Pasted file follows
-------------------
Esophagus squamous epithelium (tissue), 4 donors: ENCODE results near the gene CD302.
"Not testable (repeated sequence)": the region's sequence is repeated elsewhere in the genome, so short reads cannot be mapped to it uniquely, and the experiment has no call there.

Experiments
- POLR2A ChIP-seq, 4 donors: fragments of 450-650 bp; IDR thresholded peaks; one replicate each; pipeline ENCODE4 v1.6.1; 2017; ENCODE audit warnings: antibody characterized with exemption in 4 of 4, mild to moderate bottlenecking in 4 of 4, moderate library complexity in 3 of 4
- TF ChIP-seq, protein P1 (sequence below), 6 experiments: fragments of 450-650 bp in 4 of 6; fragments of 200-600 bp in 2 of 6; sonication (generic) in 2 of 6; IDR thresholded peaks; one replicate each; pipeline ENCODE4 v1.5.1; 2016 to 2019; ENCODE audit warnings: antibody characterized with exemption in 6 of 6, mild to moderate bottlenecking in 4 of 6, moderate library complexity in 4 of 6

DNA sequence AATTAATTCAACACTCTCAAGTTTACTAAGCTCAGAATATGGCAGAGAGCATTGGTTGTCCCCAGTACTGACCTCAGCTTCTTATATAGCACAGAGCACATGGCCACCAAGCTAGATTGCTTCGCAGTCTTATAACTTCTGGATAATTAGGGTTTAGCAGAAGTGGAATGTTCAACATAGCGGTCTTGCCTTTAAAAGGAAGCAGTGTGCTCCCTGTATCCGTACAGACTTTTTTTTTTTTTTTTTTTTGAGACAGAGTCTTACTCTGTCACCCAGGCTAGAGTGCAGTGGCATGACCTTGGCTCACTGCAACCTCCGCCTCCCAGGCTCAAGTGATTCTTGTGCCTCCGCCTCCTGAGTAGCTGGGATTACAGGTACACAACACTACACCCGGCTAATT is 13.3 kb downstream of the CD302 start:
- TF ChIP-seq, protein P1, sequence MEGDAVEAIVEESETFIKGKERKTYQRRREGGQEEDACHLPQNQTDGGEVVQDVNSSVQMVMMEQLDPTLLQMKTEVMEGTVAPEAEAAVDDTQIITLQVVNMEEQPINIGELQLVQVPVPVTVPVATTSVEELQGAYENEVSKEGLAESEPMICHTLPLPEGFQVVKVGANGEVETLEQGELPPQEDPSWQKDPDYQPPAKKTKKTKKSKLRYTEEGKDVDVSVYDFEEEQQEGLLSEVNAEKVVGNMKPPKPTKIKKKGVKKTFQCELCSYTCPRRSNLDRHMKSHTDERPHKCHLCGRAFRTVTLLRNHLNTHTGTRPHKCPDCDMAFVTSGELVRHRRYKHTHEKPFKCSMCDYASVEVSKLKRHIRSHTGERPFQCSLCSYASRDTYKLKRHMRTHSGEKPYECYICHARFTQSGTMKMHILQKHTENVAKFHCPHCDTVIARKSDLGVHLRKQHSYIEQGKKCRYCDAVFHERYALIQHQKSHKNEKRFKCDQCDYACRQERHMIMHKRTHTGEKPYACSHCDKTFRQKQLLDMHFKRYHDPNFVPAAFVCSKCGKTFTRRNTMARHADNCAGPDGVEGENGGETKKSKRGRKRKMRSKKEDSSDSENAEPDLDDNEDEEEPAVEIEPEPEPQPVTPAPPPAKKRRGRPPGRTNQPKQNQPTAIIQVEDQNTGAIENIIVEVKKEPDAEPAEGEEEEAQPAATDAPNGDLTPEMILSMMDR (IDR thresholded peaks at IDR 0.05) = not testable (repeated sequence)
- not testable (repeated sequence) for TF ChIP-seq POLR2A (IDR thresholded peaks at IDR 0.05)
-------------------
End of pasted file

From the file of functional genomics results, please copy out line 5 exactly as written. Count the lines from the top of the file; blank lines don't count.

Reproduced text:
- TF ChIP-seq, protein P1 (sequence below), 6 experiments: fragments of 450-650 bp in 4 of 6; fragments of 200-600 bp in 2 of 6; sonication (generic) in 2 of 6; IDR thresholded peaks; one replicate each; pipeline ENCODE4 v1.5.1; 2016 to 2019; ENCODE audit warnings: antibody characterized with exemption in 6 of 6, mild to moderate bottlenecking in 4 of 6, moderate library complexity in 4 of 6